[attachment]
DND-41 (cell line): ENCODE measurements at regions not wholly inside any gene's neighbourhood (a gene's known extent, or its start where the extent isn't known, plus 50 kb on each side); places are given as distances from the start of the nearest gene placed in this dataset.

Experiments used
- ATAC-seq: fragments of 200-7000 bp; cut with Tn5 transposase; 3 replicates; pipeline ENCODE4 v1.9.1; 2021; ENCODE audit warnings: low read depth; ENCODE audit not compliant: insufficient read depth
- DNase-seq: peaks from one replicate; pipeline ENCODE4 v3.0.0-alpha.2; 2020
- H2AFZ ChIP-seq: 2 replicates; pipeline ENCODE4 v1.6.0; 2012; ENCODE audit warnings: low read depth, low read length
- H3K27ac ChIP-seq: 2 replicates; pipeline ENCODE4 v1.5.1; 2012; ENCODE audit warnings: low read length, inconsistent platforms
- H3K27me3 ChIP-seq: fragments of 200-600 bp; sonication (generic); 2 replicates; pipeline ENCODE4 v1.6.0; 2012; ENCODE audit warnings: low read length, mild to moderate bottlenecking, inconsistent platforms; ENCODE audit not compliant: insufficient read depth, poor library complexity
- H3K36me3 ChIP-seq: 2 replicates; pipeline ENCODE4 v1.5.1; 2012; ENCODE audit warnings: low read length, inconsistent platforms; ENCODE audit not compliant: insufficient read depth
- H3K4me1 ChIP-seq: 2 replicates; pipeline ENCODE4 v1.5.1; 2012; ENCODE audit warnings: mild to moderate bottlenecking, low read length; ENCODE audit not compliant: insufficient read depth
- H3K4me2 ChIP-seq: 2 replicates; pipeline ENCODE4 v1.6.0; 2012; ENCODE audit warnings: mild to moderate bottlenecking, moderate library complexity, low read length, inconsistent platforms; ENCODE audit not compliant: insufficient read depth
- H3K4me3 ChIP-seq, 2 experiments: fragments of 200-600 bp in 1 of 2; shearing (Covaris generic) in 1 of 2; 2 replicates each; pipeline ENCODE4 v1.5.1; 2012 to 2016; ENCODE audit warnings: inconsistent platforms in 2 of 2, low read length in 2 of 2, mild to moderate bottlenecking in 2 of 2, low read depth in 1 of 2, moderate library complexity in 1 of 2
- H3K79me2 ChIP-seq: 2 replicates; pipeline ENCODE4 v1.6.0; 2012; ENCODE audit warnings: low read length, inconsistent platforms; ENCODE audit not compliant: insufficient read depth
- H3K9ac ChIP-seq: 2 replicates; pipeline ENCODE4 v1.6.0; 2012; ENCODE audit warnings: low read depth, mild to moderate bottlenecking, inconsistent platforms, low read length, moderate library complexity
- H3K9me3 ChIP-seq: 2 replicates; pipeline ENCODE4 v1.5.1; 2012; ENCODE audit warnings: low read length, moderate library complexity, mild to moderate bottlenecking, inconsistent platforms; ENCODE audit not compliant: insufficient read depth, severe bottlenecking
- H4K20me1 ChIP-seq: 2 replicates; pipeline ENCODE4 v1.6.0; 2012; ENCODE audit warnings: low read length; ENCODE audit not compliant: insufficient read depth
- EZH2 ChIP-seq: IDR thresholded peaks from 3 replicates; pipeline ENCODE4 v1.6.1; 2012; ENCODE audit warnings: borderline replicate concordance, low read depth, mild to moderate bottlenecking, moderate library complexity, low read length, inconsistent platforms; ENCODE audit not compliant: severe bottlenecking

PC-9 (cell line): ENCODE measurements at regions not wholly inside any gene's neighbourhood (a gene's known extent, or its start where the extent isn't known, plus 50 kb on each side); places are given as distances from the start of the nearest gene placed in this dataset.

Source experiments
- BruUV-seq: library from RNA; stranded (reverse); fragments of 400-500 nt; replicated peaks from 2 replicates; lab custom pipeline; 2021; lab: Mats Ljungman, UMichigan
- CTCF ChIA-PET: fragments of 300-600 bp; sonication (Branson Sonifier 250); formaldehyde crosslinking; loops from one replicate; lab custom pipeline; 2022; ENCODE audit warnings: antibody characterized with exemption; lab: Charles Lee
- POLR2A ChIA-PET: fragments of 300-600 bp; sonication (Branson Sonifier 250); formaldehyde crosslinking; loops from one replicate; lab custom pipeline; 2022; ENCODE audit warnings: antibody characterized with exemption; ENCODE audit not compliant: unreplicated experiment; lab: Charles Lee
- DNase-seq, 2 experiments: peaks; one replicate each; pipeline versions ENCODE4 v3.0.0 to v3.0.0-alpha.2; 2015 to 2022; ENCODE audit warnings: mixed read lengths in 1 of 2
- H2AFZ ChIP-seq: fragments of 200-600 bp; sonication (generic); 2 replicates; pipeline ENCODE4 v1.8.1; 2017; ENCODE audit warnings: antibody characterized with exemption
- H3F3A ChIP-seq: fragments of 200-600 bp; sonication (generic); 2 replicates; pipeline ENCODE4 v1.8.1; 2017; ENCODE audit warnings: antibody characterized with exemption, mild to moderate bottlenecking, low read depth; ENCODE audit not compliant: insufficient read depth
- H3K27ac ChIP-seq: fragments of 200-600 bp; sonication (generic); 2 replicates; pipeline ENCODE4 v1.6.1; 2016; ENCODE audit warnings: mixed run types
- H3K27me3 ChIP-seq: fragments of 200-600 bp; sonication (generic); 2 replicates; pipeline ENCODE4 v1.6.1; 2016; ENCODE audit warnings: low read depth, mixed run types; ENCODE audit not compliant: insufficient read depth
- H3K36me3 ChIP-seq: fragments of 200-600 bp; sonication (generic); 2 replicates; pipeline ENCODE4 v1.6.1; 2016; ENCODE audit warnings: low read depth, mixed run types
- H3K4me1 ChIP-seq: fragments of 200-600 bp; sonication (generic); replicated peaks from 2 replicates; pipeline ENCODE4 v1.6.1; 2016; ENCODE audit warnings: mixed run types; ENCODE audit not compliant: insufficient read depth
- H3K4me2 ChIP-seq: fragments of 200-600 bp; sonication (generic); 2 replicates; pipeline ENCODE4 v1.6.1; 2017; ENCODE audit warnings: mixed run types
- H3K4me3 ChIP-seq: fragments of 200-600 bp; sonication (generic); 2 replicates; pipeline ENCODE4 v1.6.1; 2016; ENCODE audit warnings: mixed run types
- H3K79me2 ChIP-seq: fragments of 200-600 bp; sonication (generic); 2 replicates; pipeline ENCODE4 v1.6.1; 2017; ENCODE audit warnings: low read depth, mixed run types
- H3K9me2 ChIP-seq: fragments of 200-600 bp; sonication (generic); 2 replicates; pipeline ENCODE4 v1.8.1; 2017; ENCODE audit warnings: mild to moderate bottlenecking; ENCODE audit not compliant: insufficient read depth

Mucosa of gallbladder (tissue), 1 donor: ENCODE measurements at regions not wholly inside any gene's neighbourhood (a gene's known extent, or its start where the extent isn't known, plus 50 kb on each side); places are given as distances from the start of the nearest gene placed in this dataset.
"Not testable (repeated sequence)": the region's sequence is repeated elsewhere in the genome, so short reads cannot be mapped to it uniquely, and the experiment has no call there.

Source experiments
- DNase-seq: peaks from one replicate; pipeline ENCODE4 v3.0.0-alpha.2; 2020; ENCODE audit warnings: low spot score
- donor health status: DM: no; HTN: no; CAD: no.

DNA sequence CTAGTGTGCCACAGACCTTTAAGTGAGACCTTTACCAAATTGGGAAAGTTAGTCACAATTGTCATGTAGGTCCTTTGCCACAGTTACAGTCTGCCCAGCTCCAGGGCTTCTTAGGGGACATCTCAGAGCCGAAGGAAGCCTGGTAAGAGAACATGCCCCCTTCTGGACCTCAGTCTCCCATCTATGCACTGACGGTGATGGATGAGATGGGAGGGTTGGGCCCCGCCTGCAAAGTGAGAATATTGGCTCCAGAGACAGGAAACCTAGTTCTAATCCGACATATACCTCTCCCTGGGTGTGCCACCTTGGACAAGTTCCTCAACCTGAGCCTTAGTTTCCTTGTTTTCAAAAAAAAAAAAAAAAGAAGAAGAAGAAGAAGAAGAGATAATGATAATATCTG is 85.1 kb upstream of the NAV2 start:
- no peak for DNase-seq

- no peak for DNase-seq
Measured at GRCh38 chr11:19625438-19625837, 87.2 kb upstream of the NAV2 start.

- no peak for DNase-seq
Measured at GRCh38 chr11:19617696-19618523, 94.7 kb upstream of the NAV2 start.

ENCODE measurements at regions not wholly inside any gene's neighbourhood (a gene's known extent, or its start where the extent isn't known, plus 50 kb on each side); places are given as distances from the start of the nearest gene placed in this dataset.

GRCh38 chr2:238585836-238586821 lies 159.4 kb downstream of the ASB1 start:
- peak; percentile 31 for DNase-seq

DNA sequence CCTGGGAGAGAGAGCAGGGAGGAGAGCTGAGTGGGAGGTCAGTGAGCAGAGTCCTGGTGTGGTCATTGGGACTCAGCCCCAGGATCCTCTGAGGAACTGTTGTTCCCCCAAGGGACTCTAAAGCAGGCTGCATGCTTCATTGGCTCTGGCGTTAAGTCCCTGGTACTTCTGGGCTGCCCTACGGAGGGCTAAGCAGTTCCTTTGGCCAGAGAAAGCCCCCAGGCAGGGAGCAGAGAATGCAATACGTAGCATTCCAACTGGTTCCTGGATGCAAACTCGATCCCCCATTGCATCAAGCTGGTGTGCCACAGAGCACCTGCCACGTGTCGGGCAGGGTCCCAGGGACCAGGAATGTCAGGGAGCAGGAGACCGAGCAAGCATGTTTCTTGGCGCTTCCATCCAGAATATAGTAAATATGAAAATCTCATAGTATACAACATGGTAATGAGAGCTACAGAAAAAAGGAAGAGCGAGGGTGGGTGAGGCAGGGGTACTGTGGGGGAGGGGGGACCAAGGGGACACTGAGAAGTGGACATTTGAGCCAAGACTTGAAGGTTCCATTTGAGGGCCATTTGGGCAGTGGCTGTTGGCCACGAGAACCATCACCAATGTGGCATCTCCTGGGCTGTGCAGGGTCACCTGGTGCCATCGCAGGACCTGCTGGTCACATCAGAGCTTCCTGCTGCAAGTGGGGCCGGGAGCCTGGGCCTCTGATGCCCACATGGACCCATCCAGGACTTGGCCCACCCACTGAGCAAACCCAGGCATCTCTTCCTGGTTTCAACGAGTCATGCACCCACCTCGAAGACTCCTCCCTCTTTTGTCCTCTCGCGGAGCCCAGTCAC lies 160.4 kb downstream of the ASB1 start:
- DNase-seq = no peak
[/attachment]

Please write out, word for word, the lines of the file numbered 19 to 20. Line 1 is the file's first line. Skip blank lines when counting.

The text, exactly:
- BruUV-seq: library from RNA; stranded (reverse); fragments of 400-500 nt; replicated peaks from 2 replicates; lab custom pipeline; 2021; lab: Mats Ljungman, UMichigan
- CTCF ChIA-PET: fragments of 300-600 bp; sonication (Branson Sonifier 250); formaldehyde crosslinking; loops from one replicate; lab custom pipeline; 2022; ENCODE audit warnings: antibody characterized with exemption; lab: Charles Lee